At the Streaming Media West '99 show here, Gates said that such technology was "going to be a mainstream part of the PC and digital device experience." The chairman then outlined Microsoft's response to the slow uptake of the technology.
Streaming media software allows users to access multimedia content such as audio or video without requiring it to be downloaded first. Gates said that 91 percent of Windows 98 SE users were online an average of 40 hours a month, yet only 41 percent used Internet streaming technology.
And while only a small portion of businesses are using streaming technology to replace in-person meetings or conduct training today, the majority will be doing so in the next three years, he said.
Ultimately, Microsoft's role, he said, is to make sure everyone has the enabling software. Gates also noted that there are still issues in building the infrastructure that will deliver content to all the devices, such as portable digital music players and TV set-top boxes from which people will access Internet content.
"Our goal in this is not to be a media company ourselves," or the publisher of information, said Gates, but to provide the infrastructure that lets content companies provide streamed multimedia.
Gates' comments might sound surprising, and even contradictory, in light of his company's commitment to the MSN portal and investment in the MSNBC cable channel, both of which produce and distribute information. But they come as the company seeks to boost the use of its technology while it battles against RealNetworks' software and Apple Computer's QuickTime multimedia streaming technology.
Streaming media technology promises to offer a better experience on the Internet and improve worker productivity, but Microsoft first has to make it easier to use the technology first, Gates admitted. To that end, Microsoft demonstrated an upcoming version of Windows Media Player that allowed users to speed through an event such as a lecture by automatically taking out pauses in a speech and cataloguing changes in the presentation so that users can skip to specific segments of an event.
The new version will also feature a revised graphical interface that looks like a television with a brushed metallic face.
A major trend in the growth of the market for streaming technologies will be the proliferation of non-PC devices from which to access content. Gates demonstrated for the first time how a cable set-top box from General Instrument would use Windows software to play back an Internet-based news broadcast. The implication, Gates said, was that viewers will have increased power to view what they want, when they want it--not to mention an almost unlimited amount of content.
Gates also demonstrated for the first time how the upcoming version of Windows for consumers will have software that will make video editing easier. The software automatically takes video and automatically separates it into segments for editing based on pauses on the tape and scene changes. Users can drag and drop scenes they want onto a "storyboard" representing the final edited version that can be sent over the Internet, representatives said.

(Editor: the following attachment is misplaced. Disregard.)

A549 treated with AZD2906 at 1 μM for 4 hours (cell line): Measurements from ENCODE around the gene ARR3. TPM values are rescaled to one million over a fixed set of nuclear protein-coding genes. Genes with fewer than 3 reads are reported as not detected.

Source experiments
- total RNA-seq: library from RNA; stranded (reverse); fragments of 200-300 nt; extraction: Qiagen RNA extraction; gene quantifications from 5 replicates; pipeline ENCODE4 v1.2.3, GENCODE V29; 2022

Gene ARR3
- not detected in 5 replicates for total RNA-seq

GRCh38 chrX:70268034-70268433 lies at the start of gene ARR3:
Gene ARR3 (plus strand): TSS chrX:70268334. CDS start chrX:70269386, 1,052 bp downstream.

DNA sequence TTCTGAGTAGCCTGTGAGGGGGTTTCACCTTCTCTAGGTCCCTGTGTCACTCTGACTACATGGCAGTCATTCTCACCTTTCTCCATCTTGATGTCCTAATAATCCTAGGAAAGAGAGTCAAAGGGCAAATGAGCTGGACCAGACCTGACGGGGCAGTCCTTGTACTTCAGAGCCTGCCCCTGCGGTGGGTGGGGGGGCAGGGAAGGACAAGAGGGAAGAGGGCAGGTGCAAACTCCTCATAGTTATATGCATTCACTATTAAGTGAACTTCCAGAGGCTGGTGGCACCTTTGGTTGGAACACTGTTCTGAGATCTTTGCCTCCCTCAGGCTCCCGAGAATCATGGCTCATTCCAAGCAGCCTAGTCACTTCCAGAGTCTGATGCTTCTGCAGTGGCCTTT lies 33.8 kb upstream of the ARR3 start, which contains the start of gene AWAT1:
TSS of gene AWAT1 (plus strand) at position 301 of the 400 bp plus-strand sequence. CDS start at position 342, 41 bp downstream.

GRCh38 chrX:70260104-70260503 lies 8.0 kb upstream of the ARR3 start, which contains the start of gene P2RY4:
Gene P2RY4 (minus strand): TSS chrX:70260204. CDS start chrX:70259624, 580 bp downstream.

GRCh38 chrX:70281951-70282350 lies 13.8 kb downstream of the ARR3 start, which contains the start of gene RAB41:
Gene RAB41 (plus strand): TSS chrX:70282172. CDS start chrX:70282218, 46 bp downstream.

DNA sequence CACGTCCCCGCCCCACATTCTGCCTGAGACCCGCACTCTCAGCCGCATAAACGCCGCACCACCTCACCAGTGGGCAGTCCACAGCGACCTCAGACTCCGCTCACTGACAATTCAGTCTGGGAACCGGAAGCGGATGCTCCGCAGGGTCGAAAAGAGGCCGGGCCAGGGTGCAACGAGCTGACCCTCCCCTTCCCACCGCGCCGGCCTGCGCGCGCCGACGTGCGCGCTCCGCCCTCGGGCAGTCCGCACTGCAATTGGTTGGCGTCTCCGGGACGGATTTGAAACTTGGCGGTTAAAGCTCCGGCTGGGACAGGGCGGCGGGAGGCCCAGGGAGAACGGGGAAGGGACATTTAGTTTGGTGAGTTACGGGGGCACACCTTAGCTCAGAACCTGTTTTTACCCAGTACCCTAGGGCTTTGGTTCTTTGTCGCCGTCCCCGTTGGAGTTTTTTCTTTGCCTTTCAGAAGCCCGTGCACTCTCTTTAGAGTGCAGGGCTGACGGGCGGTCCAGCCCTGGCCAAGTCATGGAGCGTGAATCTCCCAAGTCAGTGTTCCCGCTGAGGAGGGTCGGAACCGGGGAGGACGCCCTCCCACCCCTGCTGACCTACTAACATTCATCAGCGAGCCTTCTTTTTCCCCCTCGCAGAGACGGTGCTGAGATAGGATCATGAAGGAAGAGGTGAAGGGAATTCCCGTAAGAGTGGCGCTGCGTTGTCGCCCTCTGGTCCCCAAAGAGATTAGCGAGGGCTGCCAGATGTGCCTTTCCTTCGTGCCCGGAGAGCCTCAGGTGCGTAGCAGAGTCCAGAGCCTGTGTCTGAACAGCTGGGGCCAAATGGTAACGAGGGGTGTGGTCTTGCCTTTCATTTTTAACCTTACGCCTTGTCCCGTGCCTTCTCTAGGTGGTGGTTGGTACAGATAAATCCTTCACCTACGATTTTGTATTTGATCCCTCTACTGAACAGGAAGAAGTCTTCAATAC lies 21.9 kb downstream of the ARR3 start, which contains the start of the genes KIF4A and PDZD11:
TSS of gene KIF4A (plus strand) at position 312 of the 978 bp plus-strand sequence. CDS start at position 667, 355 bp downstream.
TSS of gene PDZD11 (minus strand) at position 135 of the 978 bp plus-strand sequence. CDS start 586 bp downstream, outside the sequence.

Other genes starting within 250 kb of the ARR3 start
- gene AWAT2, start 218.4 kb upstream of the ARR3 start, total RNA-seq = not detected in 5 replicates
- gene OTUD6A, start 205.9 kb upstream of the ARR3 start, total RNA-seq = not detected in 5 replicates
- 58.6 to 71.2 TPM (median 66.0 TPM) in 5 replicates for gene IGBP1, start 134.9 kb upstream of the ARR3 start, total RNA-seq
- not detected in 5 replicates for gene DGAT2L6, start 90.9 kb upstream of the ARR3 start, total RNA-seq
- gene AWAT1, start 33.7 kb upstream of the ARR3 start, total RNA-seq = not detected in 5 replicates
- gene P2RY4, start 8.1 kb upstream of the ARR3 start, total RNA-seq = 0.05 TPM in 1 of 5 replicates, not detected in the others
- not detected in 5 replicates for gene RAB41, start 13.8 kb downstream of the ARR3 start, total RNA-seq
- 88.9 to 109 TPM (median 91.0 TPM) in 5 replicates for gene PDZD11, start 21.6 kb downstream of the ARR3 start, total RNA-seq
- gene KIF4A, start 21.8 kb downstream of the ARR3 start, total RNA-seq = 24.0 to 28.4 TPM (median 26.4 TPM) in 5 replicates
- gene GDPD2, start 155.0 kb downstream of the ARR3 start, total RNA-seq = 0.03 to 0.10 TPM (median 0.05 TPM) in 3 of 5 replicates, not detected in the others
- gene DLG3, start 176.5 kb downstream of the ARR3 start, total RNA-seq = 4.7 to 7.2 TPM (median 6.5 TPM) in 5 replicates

Meanwhile, RealNetworks may be feeling a little like Netscape Communications did about three years ago.
The leader in the market for streaming audio and video content over the Internet, Real has an early advantage over Microsoft, which began offering its Windows Media Player in response to the success of RealNetworks' RealPlayer, RealJukebox and G2 software.
But Microsoft, in much the same way the software giant quickly caught Netscape's initial lead in the Web browser market, has overtly pushed its streaming media software in a come-from-behind effort. Earlier today, Microsoft said 45 companies have picked Windows Media Player as their streaming media software of choice and have joined Microsoft's Windows Media Broadband Jumpstart Initiative, a coalition of companies that support the software.
The announcements show an increasing number of content providers choosing Microsoft's technology over the leading Web streaming provider, RealNetworks.
Throwing its support behind Media Player, Hewlett-Packard said it will use the technology in its enterprise and commercial marketing communications between employees and partners, such as product launches and sales force training.
Texas Instruments said its next version of programmable digital signal processors (DSPs) will support the streaming software. DSPs are used in portable Internet audio devices.
Another new supporter, General Instrument, said it will integrate Media Player in its set-top terminal, DCT 5000, for streaming Internet audio and video over cable networks. General Instrument is a provider of broadband access technology that integrates Internet and cable content.
In addition, Microsoft launched WindowsMedia.com Broadband Guide, a Web site that offers access to news, sports and entertainment broadband content. The site also includes a referral service that directs non-broadband subscribers to broadband connection providers.
Microsoft's efforts likely preface a spirited showdown with RealNetworks.
Last year, RealNetworks chief executive Rob Glaser testified before the U.S. Senate that Windows Media Player "breaks" his company's software when the two are installed on the same personal computer. The accusations sparked weeks of verbal sparring between the companies.
Regardless, RealNetworks chief operating officer Thomas Frank will have The final word in this round in an upcoming speech Thursday. Frank will present the closing keynote at the three-day conference streaming media conference.
News.com's Erich Luening reported from Boston, and Jim Davis reported from San Jose, Calif. Corey Grice also contributed to this report from San Francisco.